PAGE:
Russia buys gold
Precious metals are sliding, and gold has fallen 9.4% on a year-to-date basis. The demand for physical gold in 2015 has been on the rise. Since gold lovers prefer buying the metal when prices are sliding, demand has been higher than 2013 figures.
The Central Bank of Russia increased its gold reserves by almost 18.7 metric tons in October. The year-to-date figure stands at 165 tons. The highest rise in gold reserves in Russia was in 2010 when the amount was 176 metric tons. In case the demand for reserves stays on the rise in the current year, it could break the country’s 2010 record. Interestingly, Russia is announcing purchases at a higher monthly rate than China, another gold-buying country.
As gold prices continue to weaken ahead of the likely Fed decision in December to raise the interest rate, the demand remains strong in China. The demand for precious metals in China seems to be less impacted by the to-hike or not-to-hike decision.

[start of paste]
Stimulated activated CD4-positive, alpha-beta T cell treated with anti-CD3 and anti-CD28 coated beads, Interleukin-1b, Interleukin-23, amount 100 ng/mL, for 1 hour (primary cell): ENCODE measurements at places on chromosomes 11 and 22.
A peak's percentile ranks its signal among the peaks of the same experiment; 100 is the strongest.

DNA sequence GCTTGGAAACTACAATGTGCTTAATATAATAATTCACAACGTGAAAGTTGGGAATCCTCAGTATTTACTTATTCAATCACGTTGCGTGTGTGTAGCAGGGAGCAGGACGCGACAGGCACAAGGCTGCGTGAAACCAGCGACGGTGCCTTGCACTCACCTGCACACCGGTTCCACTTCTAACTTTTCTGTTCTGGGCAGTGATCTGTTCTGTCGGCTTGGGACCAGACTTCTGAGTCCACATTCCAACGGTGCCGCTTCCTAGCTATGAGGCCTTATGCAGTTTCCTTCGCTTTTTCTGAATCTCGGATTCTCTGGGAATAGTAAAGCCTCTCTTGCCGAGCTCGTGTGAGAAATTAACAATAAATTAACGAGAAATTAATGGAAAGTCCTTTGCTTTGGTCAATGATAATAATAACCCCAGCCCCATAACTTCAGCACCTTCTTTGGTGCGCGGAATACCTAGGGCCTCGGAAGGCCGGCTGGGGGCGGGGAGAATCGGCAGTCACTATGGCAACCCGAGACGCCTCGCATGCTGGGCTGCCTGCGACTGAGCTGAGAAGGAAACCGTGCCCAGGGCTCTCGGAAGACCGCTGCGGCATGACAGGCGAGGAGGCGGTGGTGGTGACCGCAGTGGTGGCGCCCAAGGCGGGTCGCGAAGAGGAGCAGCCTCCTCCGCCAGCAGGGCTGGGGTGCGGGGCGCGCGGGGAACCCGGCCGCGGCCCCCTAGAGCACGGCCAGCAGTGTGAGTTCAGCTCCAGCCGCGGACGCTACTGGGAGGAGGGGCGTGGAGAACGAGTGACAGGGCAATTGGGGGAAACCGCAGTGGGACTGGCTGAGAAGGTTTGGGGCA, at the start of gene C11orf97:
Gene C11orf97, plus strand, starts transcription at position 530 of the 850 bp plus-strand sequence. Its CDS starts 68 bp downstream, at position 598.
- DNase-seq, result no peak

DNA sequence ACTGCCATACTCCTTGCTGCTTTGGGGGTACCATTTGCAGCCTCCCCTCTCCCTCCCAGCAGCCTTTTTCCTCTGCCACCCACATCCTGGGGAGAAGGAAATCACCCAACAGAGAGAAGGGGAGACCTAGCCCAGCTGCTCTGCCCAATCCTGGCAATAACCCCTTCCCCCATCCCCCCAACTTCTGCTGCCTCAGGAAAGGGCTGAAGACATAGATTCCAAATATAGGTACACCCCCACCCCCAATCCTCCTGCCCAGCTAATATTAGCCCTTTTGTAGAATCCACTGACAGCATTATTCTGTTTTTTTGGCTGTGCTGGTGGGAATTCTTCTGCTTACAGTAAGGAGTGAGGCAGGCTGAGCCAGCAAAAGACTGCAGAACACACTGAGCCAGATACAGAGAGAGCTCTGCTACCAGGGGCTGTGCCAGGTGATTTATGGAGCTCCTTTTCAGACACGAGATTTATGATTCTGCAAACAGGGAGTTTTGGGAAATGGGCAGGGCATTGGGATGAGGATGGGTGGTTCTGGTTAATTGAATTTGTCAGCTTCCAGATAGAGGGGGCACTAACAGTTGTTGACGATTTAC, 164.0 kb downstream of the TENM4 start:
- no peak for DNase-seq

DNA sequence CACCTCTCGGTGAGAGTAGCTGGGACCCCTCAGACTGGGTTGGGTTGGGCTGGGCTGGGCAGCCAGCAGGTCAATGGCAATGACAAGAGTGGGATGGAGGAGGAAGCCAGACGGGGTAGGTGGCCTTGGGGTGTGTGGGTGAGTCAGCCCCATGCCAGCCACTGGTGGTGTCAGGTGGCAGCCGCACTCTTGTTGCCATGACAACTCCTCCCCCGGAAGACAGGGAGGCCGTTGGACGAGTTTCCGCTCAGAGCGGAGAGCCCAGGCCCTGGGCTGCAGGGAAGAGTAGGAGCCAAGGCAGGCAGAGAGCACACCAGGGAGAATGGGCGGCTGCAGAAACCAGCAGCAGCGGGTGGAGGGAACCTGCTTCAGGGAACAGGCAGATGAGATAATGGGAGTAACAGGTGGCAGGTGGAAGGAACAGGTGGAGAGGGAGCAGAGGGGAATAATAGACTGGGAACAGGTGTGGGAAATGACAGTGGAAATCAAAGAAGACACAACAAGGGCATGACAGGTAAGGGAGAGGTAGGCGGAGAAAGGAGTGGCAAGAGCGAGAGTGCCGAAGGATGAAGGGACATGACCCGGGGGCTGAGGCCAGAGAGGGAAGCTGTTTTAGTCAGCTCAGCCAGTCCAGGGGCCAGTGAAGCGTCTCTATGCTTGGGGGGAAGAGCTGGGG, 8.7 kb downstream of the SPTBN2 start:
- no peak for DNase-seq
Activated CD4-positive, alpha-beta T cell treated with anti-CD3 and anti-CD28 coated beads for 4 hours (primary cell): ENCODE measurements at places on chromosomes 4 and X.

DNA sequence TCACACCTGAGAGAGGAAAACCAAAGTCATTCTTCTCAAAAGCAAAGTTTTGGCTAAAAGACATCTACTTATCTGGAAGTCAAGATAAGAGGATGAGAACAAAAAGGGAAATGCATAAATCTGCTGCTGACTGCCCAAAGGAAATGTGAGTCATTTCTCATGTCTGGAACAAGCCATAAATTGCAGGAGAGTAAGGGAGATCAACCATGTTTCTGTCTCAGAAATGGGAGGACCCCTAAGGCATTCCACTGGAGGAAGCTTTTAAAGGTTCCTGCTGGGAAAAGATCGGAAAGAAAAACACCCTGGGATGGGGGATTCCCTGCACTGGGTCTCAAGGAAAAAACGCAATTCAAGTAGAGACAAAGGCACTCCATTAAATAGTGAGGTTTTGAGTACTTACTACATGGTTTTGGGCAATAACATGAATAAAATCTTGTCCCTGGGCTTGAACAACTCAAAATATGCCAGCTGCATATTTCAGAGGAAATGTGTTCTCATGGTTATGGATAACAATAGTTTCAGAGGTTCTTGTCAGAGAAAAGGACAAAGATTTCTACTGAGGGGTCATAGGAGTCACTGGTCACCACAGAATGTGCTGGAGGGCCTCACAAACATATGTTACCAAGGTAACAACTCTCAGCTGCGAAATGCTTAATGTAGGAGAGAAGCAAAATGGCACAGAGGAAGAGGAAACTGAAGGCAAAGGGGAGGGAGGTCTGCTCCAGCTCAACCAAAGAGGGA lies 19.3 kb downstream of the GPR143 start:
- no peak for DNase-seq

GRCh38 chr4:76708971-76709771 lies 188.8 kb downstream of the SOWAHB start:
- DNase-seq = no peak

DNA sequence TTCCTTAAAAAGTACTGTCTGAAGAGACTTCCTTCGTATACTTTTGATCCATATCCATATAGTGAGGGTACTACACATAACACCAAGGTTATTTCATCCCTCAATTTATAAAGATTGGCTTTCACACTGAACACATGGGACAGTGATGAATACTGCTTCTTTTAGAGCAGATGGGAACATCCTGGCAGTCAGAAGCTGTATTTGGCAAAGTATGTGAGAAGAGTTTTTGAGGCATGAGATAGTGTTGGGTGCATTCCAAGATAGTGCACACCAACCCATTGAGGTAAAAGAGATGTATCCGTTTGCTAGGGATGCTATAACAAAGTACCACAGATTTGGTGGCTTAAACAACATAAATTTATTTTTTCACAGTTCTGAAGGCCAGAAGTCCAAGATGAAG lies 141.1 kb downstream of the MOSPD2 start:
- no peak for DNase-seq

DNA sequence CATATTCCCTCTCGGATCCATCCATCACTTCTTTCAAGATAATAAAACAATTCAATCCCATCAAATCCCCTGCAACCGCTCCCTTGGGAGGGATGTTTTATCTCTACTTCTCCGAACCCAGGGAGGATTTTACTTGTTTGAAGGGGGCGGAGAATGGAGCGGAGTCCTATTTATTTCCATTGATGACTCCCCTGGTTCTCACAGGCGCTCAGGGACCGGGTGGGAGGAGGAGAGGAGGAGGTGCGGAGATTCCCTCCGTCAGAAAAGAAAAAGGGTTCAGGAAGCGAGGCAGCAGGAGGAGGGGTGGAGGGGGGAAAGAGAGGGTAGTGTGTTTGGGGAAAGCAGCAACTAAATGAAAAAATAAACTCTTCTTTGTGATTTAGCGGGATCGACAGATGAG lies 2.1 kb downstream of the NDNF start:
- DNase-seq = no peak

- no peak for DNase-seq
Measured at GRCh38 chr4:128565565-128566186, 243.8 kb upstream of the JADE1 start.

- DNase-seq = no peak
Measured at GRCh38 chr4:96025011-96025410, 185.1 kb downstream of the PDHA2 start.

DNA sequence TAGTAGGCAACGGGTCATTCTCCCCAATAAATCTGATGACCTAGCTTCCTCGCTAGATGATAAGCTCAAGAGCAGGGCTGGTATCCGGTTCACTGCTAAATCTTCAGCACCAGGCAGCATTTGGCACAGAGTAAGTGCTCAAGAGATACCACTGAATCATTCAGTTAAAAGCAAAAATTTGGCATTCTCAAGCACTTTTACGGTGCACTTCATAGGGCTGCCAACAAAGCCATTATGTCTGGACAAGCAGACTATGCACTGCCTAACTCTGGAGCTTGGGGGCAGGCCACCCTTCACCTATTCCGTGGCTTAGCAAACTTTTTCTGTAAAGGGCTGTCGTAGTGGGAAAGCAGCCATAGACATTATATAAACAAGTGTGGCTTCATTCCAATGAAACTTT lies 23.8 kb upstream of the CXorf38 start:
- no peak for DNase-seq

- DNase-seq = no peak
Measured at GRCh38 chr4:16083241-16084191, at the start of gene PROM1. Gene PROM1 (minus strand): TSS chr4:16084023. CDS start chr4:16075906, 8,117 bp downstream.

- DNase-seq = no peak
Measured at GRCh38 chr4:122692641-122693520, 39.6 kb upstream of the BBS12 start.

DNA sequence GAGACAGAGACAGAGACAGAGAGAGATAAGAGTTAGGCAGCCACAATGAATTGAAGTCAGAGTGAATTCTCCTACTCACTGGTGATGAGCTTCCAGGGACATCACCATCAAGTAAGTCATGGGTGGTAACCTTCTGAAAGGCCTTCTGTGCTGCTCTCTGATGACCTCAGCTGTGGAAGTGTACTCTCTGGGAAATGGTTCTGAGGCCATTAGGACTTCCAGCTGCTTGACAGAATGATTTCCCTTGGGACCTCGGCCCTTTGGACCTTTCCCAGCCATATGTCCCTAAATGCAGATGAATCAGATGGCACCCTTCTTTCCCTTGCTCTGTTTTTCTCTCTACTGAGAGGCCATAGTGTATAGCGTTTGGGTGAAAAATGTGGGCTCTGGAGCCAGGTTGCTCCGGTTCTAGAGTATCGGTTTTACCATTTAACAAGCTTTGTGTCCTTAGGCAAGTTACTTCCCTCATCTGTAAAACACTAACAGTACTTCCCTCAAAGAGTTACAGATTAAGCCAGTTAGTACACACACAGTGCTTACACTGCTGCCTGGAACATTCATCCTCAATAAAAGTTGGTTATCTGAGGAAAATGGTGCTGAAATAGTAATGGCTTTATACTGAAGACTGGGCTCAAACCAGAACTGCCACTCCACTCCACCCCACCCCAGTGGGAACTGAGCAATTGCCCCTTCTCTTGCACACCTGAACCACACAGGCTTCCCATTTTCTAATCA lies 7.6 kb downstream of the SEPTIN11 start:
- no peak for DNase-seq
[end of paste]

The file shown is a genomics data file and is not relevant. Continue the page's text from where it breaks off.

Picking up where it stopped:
The Chinese and Russian central banks together are buying about 400 metric tons of gold per year. The demand and supply dynamics may end up under pressure with rising Russian and Asian demands. The fall in precious metals seems inevitable, and the only driving factor for the year seems to be the hike in rates.
The rate hike phenomenon is not only a driving factor for precious metals but also for ETFs with prices linked to these metals. These ETFs include the Global X Silver Miners ETF (SIL) and the Sprott Gold Miners ETF (SGDM).
Mining companies that have followed the same route as precious metals are Yamana Gold (AUY), Iamgold (IAG), and Coeur Mining (CDE). These three stocks make up 5.7% of the VanEck Vectors Gold Miners ETF (GDX).